• Absolute Kinetics PT

Why is foot strength important?

The foot is our connection to the ground when we are standing, and the first thing to touch the ground when we are walking or running. It is the first joint to accept impact during these activities. Many people only consider strengthening or working on mobility of their feet if they are experiencing pain in their foot, however, weakness and stiffness in the feet can lead to problems in other joints as well. Many individuals that present with knee pain, hip pain, or lower back pain also have weakness in their feet that cause dysfunctional walking patterns or increased stress on their joints when standing, walking, negotiating stairs, and participating in other exercises and activities.

Orthotics are often prescribed for patients who are experiencing pain in their feet or in some of these other joints mentioned. While orthotics can be helpful short term, they should not be considered a permanent fix. The most common issues I see with orthotics is compliance of wearing due to changing footwear (or wearing sandals or other footwear that the patient cannot wear the orthotics with), discomfort with prolonged use, or a lack of improvement in symptoms long term. This is because orthotics are really a brace for the foot, and should be used temporarily in conjunction with other treatments (just as if you are wearing a brace for an ankle sprain, knee injury, etc. You wouldn’t wear that brace forever!).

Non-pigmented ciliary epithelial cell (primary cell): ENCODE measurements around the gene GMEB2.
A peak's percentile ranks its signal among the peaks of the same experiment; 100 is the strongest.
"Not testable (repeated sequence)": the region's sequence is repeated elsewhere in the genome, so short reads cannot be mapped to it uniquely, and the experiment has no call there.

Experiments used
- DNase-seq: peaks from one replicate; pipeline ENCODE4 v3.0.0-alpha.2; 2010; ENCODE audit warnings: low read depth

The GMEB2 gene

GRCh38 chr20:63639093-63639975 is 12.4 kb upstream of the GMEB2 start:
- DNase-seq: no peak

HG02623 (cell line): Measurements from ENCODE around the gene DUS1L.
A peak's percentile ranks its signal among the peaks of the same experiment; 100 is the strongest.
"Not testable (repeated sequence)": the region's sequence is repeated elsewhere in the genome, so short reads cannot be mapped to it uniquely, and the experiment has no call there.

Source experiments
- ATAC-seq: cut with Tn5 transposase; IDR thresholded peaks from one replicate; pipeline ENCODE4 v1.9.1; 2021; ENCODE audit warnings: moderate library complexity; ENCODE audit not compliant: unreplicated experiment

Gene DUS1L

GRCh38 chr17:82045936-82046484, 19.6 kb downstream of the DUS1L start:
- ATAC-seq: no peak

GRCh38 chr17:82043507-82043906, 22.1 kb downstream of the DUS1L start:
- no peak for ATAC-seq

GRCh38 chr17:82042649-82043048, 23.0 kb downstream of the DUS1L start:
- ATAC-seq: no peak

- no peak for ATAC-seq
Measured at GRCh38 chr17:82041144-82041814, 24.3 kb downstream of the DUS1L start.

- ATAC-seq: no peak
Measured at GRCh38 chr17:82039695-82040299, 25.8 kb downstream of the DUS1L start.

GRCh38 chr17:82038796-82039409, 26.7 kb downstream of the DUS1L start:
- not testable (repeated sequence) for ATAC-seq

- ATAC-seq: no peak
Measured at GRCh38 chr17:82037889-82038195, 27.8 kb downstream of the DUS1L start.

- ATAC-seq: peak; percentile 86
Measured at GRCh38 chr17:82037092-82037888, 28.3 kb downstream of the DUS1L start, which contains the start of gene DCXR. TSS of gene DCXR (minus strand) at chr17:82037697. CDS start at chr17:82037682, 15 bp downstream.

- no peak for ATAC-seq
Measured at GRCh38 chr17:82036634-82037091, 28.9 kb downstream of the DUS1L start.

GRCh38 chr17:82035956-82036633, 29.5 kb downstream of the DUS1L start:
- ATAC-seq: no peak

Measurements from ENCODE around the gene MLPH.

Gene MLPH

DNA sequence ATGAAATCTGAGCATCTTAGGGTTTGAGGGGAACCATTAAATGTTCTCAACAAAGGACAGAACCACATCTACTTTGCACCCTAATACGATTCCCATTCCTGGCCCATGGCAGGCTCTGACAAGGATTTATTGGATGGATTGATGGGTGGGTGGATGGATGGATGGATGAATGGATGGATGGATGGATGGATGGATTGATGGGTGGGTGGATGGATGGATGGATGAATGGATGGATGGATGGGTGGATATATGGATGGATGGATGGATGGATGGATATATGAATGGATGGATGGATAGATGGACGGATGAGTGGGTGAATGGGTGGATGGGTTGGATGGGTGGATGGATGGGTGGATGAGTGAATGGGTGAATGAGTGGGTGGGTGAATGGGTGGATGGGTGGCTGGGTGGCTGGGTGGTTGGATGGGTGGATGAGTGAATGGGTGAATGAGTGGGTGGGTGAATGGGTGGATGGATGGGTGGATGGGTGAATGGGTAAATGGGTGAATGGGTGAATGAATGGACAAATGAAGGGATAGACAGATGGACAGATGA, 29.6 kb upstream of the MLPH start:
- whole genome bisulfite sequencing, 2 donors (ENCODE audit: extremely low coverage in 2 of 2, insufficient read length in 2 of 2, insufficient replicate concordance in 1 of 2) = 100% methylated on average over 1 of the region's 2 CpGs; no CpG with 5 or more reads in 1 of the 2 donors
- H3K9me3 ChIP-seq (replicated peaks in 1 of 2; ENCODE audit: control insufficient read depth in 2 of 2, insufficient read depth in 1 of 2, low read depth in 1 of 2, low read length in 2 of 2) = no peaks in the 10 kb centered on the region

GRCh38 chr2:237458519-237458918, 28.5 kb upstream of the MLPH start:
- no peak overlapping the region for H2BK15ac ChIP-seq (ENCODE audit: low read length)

There are many ways to strengthen the feet, one of which is simply doing more without shoes. Many shoes are very stiff and provide a lot of support, which stabilizes the foot externally, rather than using the foot muscles to stabilize. The goal should be to move toward wearing less supportive shoes, meaning they should be flexible with a zero drop sole. However, this must be done gradually!! If you have been wearing stiff, supportive shoes that are more elevated in the heel every day and move to a flat, flexible shoe, you will likely develop some pain in the foot, knee, hip, and/or low back. Try doing some exercises and daily activities without shoes (if you squat or deadlift - take your shoes off!), do some foot strengthening exercises (check our IG or YouTube channel for some ideas), and gradually purchase less and less supportive shoes with more flexibility every time you are due for a new pair.

Here is an example of one of our favorite foot strengthening exercises that can be done anywhere!

Questions? Contact us at info@absolutekineticspt.com.

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